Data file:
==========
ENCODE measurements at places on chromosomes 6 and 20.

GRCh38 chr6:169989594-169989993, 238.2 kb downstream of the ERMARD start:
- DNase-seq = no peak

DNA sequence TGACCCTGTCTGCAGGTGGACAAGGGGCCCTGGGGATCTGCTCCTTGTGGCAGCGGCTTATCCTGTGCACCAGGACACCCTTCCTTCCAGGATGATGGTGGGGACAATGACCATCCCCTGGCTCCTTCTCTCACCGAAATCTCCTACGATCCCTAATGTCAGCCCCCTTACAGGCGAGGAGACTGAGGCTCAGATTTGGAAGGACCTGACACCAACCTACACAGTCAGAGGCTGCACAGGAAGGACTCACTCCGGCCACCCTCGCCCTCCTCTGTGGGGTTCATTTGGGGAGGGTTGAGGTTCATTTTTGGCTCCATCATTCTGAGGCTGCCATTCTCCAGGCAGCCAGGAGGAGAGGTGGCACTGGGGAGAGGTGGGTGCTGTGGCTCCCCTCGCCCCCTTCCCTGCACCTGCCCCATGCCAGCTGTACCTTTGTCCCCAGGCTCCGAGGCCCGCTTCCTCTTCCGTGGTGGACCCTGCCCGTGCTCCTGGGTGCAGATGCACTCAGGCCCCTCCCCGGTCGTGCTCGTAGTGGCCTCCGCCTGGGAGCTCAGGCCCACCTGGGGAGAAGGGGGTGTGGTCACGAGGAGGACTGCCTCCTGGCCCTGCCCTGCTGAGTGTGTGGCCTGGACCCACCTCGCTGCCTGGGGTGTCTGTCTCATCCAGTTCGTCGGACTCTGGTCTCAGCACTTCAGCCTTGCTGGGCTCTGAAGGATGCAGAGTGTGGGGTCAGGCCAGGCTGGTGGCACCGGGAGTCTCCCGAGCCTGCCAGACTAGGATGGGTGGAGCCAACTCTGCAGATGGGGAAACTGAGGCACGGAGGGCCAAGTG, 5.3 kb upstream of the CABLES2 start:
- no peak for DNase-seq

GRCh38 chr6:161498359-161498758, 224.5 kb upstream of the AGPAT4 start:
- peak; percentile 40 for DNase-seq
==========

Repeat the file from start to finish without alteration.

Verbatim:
ENCODE measurements at places on chromosomes 6 and 20.

GRCh38 chr6:169989594-169989993, 238.2 kb downstream of the ERMARD start:
- DNase-seq = no peak

DNA sequence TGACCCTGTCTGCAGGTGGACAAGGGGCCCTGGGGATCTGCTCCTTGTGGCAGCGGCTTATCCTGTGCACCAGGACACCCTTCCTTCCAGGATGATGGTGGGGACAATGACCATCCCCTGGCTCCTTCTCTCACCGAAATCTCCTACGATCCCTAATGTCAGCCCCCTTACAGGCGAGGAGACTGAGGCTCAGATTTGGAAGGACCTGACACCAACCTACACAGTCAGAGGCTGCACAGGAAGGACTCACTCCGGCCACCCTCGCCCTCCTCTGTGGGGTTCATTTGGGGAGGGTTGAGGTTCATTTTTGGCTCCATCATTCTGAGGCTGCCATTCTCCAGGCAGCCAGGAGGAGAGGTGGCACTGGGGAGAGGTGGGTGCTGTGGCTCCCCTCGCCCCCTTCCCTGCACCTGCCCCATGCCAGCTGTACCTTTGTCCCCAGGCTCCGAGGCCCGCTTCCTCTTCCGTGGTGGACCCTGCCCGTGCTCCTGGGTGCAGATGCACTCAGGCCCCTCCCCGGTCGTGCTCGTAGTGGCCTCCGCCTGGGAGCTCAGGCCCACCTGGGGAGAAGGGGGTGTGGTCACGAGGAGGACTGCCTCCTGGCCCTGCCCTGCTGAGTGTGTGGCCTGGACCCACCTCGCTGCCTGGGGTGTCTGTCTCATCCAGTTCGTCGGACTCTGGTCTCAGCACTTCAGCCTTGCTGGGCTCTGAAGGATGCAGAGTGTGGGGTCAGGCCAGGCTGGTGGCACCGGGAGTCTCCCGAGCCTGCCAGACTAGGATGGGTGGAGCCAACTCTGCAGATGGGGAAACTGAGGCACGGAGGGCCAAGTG, 5.3 kb upstream of the CABLES2 start:
- no peak for DNase-seq

GRCh38 chr6:161498359-161498758, 224.5 kb upstream of the AGPAT4 start:
- peak; percentile 40 for DNase-seq